But this theory of the Reids’ conduct - like the theory of the supremacy of the 2nd Amendment over the actual Supremacy Clause in the Constitution - continues to feast on Bundy brains.
Another defendant in Bundy’s lawsuit is Gloria Navarro. She’s a federal judge in Nevada.
Judge Navarro’s presiding over Bundy’s criminal trial. She won’t let a lawyer named Larry Klayman defend Bundy until Klayman clears up questions about disciplinary proceedings against him in other states.
According to Bundy’s lawsuit, however, Navarro is really bench-blocking Klayman because she’s a Latino activist who hates Sheriff Joe Arpaio, who was represented by Klayman in lawsuits about Arizona’s “stop and prove your citizenship” law.
Bundy also alleges that Judge Navarro’s taking her cues from Harry Reid and Obama so their buddy Hillary will appoint Navarro to a higher court if the Wicked Witch of the Western Suburbs wins the election.
Finally, Bundy alleges that Obama is orchestrating this massive conspiracy because Bundy offended him: after the BLM standoff, Bundy compared his mistreatment by federal storm troopers - Bundy’s words, from paragraph 9 of the complaint - to slavery in the U.S.
“Plaintiff BUNDY publicly equated his and his family’s situation to the plight of ‘Negroes’ in the old South, whereby they were enslaved by a tyrannical government, as he and his family believed they were, given the threats and violent attacks on his family members, his cattle and the Bundy’s supporters.”
In paragraph 21, Bundy says he meant no offense. He says he:
“chose the word ‘Negro’ believing that this was a proper term for African-Americans, having looked up the word in Webster’s dictionary. He meant no disrespect and insult to African-Americans, particularly since he was equating his and his family’s plight with them. Indeed, the Reverend Martin Luther King referred to his people as “Negroes” and he is recognized as the greatest African-American civil rights leader in American history.”
Bundy says this racial analogy angered President Obama so much that he dog-whistled for the storm troopers at the White House Correspondents Dinner in 2014. Referring to Bundy, Obama said,
“As a general rule, things don’t end well if the sentence starts, “Let me tell you something I know about the negro.” You don’t really need to hear the rest of it. Just a tip for you – don’t start your sentence that way.”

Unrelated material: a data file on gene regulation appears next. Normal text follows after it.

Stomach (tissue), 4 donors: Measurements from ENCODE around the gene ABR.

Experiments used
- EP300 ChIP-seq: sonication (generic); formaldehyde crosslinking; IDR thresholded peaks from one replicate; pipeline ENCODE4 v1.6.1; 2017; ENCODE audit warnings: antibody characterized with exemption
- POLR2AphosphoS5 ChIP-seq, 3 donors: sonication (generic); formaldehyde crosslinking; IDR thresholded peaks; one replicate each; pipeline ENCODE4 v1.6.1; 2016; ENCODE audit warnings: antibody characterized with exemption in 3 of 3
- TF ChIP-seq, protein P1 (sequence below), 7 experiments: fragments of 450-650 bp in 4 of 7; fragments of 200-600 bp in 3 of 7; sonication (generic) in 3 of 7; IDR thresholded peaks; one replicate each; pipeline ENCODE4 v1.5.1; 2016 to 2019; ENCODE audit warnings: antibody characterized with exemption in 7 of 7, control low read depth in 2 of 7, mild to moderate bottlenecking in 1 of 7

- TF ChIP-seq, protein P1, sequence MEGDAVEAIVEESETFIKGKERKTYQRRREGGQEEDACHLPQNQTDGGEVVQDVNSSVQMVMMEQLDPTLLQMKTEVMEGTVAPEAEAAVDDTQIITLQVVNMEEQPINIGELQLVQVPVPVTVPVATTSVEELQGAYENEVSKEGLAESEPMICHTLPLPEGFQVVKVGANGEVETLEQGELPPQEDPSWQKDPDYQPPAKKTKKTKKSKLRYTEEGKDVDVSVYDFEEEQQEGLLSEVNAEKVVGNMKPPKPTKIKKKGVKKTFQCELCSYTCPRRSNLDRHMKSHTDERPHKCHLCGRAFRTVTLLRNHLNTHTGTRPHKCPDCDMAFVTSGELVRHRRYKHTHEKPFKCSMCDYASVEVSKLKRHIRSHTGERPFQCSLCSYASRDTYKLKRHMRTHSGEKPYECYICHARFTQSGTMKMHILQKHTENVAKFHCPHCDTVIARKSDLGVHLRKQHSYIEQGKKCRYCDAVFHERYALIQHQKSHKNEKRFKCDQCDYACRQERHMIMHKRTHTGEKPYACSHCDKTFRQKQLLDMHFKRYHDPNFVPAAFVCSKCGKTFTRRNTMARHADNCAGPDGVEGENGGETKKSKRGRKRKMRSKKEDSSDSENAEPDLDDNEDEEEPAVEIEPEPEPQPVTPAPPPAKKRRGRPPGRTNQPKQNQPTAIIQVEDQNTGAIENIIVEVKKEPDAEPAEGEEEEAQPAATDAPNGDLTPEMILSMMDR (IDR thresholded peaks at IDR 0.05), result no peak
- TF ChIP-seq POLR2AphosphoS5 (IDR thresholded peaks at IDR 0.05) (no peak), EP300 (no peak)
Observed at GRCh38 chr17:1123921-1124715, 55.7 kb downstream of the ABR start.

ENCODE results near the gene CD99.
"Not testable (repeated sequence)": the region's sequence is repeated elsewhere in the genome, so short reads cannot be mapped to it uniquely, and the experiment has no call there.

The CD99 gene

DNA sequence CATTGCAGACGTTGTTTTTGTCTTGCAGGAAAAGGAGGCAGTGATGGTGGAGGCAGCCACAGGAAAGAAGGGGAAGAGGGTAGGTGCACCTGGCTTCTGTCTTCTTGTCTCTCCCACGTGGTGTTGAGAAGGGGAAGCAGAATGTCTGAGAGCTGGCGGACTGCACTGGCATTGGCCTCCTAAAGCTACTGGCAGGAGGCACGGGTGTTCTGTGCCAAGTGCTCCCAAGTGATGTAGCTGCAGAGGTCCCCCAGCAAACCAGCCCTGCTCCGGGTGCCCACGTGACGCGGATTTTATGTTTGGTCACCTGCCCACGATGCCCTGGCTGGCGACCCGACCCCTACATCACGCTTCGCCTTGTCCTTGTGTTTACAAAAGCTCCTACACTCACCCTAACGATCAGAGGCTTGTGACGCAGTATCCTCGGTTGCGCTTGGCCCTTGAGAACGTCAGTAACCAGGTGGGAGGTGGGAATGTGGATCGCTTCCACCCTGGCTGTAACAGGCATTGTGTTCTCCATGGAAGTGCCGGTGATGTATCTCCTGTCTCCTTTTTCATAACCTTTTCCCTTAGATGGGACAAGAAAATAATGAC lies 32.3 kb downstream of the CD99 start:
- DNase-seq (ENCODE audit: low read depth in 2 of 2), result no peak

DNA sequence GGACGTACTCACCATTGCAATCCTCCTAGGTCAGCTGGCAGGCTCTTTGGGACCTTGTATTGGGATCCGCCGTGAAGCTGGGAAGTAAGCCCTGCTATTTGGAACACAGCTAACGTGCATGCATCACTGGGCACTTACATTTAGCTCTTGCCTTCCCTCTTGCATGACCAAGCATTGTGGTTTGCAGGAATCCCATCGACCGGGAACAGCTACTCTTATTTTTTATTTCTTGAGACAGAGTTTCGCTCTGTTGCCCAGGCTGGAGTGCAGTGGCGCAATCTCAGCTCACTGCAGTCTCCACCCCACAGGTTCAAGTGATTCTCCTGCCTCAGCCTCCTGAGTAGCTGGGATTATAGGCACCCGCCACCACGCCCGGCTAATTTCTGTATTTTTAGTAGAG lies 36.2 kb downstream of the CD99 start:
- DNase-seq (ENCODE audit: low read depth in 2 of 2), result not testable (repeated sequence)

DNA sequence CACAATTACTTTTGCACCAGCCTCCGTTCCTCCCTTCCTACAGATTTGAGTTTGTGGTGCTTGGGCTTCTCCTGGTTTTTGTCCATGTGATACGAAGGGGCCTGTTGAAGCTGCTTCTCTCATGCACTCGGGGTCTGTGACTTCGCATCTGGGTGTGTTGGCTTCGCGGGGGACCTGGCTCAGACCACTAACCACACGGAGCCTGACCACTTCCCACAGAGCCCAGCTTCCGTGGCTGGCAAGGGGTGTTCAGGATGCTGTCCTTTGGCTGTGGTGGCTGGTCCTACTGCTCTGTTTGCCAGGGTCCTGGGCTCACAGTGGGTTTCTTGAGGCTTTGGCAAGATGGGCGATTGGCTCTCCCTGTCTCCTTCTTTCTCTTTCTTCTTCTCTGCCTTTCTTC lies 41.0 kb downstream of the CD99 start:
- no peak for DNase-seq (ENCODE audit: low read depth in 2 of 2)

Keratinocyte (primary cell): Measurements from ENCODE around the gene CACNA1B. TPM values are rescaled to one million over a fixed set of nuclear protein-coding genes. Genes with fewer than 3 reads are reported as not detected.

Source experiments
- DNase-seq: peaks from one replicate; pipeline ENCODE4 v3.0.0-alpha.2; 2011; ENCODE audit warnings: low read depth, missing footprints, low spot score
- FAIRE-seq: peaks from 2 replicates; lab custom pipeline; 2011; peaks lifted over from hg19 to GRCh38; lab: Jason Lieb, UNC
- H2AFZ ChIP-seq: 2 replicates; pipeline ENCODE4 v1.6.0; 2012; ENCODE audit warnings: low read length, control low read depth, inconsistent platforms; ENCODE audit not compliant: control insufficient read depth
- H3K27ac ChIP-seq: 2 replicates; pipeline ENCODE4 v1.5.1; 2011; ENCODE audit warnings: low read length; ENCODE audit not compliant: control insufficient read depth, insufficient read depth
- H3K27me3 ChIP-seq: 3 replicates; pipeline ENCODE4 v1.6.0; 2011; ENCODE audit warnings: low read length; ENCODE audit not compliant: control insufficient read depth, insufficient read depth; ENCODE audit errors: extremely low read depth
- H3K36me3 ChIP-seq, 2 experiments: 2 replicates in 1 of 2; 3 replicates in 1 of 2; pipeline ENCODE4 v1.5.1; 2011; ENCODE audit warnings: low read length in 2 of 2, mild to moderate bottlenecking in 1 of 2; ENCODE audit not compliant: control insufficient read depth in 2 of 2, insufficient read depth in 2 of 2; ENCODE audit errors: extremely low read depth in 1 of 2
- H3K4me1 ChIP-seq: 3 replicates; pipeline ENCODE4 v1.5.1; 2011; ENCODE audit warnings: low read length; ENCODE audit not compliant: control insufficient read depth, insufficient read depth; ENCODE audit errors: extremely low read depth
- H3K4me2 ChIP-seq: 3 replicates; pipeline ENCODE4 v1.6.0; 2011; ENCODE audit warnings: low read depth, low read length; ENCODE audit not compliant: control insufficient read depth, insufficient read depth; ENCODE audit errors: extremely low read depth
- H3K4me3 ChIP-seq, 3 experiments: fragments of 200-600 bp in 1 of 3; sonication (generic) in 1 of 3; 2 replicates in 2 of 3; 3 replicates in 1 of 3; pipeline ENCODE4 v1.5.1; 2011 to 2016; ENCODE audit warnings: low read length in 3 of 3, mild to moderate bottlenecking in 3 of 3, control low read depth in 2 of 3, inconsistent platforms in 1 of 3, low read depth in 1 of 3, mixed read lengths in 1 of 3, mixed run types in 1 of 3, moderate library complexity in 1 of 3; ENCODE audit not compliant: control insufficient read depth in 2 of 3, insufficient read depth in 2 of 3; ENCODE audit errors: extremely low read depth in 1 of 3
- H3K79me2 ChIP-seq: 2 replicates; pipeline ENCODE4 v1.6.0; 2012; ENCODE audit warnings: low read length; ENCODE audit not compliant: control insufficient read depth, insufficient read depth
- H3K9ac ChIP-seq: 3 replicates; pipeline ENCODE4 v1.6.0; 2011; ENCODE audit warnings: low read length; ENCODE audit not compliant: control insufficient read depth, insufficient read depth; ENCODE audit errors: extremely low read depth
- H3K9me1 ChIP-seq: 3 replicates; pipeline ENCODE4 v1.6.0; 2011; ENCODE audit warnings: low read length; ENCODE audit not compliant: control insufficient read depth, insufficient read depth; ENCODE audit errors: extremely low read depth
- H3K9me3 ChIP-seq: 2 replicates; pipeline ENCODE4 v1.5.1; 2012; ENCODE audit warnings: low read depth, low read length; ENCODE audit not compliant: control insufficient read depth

Hilarity ensued at the Nerd Prom. This snappy Borscht Beltway patter also spurred Bundy to name-check another civil-rights icon in his complaint:
“In court papers earlier this week, his defense lawyer, Joel Hansen, called Bundy a political prisoner — like the late South African president and civil rights activist Nelson Mandela...”
A former president of the Harvard Law Review - no, not the one in the Oval Office - is sitting in a cubicle in the Department of Justice wondering what karmic failure landed this case on his or her docket. His or her job will be to write a motion to dismiss it.
Because the complaint is a complex web of allegations, writing a motion to dismiss it will be as easy as drunk drywalling.
However, after a flurry of motion practice, the complaint will probably be dismissed. After all, Bundy v. Navarro is just another right-wing fundie conspiracy theory, baseless in fact and law. A Bundy Fundie conspiracy, as it were. Nothing to see here. Don’t give it another thought.
However... if Bundy’s complaint is dismissed, he will have a right to appeal.
And, in 2017 or 2018, after the voters decide if Orange is the New Black, the appeal from that dismissal might reach the Supreme Court, via a petition for certiorari.
If he’s elected President, the Creamsicle-in-Chief will nominate a jurist with a world view like his to fill Scalia’s seat. If he wins, he’ll have a Republican majority Senate, which will confirm that nomination in a Mitch McConnell Minute.
And the Supreme Court will reverse the dismissal of Bundy v. Navarro by a 5-4 vote and send it back to the Nevada district court for trial on the merits. And Barry and Harry and Rory and Gloria will spend the next decade of their lives rolling that boulder of a lawsuit up the hill time and time again.
Mark Twain - not coincidentally, another keen observer of human affairs - opined that humor is tragedy plus time.
Here’s an axiom for that equation: tragedy plus time can be tragedy. See, for example, everything that happened in the eight years immediately following Bush v. Gore.
In this great country, yes, political questions can become judicial questions. And judicial questions can become governments.
Sweet dreams, dear Count, sweet dreams, and thanks for all your work.
Editor's Note: Of course, what Bundy has not yet realized is that Harry Reid has absolutely nothing to do with the LLC he claims belongs to Reid and his son.